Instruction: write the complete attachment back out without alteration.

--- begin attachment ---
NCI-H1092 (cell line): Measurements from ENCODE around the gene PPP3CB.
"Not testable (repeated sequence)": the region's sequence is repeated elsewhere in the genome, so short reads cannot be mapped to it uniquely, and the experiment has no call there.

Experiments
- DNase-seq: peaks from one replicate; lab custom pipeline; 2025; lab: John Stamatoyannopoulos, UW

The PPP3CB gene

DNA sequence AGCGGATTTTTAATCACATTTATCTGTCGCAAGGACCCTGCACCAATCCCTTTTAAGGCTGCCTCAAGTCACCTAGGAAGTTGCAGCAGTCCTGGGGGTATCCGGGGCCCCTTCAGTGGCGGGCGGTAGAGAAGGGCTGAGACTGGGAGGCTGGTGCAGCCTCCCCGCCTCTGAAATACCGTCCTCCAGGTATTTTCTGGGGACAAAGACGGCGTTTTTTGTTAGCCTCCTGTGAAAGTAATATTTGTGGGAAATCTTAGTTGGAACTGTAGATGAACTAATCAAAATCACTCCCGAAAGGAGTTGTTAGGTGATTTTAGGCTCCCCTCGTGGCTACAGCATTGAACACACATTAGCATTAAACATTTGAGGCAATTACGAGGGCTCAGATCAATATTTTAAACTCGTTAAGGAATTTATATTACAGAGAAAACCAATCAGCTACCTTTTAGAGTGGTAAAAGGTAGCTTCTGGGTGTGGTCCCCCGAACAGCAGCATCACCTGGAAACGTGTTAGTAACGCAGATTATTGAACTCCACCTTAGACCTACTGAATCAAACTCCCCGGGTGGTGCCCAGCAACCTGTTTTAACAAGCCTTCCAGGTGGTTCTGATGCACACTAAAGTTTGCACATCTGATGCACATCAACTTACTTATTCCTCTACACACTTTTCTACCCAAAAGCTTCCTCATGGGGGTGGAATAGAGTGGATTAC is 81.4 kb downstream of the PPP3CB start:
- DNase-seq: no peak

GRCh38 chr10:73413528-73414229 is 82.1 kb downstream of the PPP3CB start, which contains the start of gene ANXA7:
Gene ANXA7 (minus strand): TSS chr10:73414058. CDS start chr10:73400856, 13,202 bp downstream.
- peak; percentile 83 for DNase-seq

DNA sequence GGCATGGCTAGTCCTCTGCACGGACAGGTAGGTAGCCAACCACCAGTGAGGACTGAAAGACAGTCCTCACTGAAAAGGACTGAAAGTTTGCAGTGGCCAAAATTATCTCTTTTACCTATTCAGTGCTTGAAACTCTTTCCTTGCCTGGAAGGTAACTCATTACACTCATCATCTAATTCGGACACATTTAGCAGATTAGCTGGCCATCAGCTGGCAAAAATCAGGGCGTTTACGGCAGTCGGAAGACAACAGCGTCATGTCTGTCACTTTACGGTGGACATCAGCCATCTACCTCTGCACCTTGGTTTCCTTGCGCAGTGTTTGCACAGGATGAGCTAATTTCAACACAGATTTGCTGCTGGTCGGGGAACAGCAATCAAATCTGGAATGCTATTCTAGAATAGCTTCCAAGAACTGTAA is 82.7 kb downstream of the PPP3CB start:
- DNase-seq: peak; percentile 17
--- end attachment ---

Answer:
NCI-H1092 (cell line): Measurements from ENCODE around the gene PPP3CB.
"Not testable (repeated sequence)": the region's sequence is repeated elsewhere in the genome, so short reads cannot be mapped to it uniquely, and the experiment has no call there.

Experiments
- DNase-seq: peaks from one replicate; lab custom pipeline; 2025; lab: John Stamatoyannopoulos, UW

The PPP3CB gene

DNA sequence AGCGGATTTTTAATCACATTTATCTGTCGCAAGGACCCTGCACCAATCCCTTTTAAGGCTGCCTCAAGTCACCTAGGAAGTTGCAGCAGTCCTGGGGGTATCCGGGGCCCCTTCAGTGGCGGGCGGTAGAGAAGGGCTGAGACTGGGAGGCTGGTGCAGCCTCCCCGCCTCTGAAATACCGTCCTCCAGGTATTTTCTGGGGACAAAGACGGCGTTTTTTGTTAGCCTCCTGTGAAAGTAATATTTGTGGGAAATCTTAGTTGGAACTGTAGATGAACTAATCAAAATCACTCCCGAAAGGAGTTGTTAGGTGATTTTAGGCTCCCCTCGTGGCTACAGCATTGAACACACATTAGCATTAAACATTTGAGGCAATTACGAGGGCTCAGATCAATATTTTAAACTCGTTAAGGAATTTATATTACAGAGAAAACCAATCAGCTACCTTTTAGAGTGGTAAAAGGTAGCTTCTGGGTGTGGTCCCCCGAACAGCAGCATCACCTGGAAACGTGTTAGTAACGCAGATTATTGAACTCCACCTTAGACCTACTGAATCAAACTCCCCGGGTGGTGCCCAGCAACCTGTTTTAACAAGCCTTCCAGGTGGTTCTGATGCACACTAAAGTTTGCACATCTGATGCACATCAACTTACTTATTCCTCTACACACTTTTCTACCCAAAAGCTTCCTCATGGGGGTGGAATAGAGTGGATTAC is 81.4 kb downstream of the PPP3CB start:
- DNase-seq: no peak

GRCh38 chr10:73413528-73414229 is 82.1 kb downstream of the PPP3CB start, which contains the start of gene ANXA7:
Gene ANXA7 (minus strand): TSS chr10:73414058. CDS start chr10:73400856, 13,202 bp downstream.
- peak; percentile 83 for DNase-seq

DNA sequence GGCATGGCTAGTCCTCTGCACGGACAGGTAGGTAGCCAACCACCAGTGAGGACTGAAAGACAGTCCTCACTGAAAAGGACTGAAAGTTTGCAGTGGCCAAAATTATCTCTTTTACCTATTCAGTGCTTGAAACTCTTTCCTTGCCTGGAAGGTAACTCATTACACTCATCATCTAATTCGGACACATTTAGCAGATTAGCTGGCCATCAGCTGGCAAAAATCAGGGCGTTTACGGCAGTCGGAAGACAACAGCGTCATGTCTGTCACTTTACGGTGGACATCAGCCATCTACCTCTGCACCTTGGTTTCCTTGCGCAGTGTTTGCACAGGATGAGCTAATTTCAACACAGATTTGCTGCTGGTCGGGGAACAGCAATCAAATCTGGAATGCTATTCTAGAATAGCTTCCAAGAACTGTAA is 82.7 kb downstream of the PPP3CB start:
- DNase-seq: peak; percentile 17